If You Leave Me Tonight, Do You Mind If I Come With You?

Partnering

Breakups are usually heartbreaking, with inevitable feelings of pain and loss. We often want to hold on, even if it’s not good for us. Being with the person can look more appealing than being alone.

When a couple shares real love, meaning respect and kindness born out of a strong sense of self-worth, it can be easier to let go. But in that case, there’s probably less desire to leave in the first place.

I sometimes tell my husband, who’s from Amsterdam, that he might be better off if he’d married a young Dutch woman instead of choosing our bicultural blend. Had Ron married within his own country and culture, he would likely be having a photo-op family experience right now. Instead of the ideal, our children are spread throughout three countries over two continents, so someone’s always missing someone.

After 25 years together, I tell him that he could “still make the jump” if he wants, which he dismisses as nonsense. If he were to change his mind though and go toward that other option, I believe that I love him enough to support his choice for love and happiness.

Real love is never a prison.

When there’s real love in a relationship, no one feels held captive, because requirements aren’t being made. In fact, real love says, “I’m willing to help you change if you want that. And I’ll keep loving you whether you change or not. Because I accept you as you are – even if you don’t want to be with me anymore.”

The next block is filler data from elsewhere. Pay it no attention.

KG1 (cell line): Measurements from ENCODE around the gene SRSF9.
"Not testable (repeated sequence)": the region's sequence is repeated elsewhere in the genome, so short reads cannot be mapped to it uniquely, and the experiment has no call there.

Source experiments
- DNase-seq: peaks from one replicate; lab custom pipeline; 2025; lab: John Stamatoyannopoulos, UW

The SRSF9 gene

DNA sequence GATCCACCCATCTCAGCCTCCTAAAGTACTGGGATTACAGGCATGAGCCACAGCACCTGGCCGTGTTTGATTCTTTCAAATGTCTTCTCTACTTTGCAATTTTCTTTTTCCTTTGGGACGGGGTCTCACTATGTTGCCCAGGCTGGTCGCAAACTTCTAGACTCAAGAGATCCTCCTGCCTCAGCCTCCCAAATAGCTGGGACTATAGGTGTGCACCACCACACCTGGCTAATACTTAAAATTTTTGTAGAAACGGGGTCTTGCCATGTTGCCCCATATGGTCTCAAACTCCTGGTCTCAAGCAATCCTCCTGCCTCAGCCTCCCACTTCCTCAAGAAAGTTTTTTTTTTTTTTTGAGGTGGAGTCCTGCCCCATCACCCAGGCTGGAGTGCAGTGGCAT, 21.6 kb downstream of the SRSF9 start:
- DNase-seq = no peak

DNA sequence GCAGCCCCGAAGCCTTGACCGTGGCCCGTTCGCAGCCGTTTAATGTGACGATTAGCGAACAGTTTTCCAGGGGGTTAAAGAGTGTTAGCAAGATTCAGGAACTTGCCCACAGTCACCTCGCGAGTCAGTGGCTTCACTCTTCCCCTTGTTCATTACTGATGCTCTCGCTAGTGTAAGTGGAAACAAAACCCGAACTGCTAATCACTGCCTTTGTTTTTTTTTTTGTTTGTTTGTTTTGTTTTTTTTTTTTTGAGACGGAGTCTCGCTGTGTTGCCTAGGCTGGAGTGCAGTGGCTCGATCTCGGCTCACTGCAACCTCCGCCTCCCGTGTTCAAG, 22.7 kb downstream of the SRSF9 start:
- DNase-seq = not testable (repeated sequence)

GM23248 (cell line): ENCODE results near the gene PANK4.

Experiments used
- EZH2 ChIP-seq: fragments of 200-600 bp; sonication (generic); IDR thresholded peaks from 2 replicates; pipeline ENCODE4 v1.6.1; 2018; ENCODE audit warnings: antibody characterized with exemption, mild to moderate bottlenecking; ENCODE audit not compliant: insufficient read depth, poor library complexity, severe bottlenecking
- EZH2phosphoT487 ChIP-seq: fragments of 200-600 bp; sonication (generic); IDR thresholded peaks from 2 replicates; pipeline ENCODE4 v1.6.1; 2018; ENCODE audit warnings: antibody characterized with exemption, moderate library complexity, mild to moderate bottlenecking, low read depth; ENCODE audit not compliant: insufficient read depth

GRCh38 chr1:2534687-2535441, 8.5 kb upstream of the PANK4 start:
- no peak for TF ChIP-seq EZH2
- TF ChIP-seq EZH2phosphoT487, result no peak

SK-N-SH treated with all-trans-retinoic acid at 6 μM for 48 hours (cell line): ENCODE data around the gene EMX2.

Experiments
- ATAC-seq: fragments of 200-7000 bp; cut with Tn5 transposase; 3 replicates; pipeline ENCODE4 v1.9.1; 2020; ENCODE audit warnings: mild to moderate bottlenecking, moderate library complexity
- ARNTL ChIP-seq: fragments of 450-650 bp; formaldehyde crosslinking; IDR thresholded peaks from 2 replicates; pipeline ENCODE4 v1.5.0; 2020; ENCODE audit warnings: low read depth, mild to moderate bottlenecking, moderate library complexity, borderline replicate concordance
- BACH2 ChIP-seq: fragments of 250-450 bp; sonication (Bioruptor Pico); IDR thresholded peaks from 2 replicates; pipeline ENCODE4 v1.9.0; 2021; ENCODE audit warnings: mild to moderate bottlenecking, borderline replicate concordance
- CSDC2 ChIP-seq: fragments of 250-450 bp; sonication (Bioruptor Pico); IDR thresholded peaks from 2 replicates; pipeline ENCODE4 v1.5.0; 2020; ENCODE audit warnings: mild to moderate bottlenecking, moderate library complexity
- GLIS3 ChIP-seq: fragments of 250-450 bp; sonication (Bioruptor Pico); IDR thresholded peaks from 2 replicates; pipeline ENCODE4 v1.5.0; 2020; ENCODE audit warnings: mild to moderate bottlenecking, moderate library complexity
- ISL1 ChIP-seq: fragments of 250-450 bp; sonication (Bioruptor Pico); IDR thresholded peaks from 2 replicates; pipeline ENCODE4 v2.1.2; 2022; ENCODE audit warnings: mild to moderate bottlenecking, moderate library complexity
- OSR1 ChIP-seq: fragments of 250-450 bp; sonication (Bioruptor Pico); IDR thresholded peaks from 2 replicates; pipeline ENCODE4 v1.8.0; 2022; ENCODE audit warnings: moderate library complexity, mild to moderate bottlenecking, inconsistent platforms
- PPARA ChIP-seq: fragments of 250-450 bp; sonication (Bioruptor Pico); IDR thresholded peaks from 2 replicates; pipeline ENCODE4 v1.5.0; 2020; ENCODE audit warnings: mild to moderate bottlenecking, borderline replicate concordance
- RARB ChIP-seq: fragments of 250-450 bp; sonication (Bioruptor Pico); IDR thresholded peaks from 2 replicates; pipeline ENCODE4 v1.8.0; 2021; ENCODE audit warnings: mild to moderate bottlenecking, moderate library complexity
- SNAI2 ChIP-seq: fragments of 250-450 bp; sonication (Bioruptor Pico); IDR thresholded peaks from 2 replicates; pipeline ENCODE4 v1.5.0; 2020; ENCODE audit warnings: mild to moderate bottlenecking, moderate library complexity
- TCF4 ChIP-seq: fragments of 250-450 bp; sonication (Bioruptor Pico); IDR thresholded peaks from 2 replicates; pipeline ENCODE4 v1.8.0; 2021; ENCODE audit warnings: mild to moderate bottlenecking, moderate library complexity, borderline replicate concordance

Naturally, we expect our partners to keep their commitments with us while we’re together. But if at some point they want to change the agreements, we don’t bind them. We don’t hang onto them against their wishes, clinging to them for our fulfillment. And we don’t make them wrong. Instead, we support them in finding happiness somewhere else, if that’s what they want.

Tough stuff. But why hang onto, and settle for, a relationship that’s not based on real love?

“But I have a marriage license!”

If a signed contract has come to mean, “You’re obligated to love me and stay with me,” it’s a piece of paper supported by the government and the church, but it’s not real love.

We don’t own our partners, and relationship doesn’t equal entitlement. And if we’re willing to embrace that, we can enjoy love together.

“I want you to enjoy the moments that you’re not with me, because I support your happiness. And I want us to enjoy being together because it’s what we want, not because we’re obligated.”

“But I don’t want to end up alone!”

If we’re in a dysfunctional relationship, we’re already alone.

One of my friends believes that his wife doesn’t love him enough, and he keeps looking for evidence to prove it. Then he feels lonely for her, even though they’re together every day. And in spite of her efforts, she can’t give him the love he wants – not because she doesn’t love him enough, but because he believes that she doesn’t. And all of it points back to his challenge with self-love.

If we’re convinced that we’re not lovable, our personal love-needs become like gaping holes that we desperately want someone to fill. And we place insatiable demands on people, needing them to assure us that we’re OK.

We’re likely to enter relationships thinking: “If she ever finds out what I’m like, she may not want me.” “When he really gets to know me, he’ll dump me.”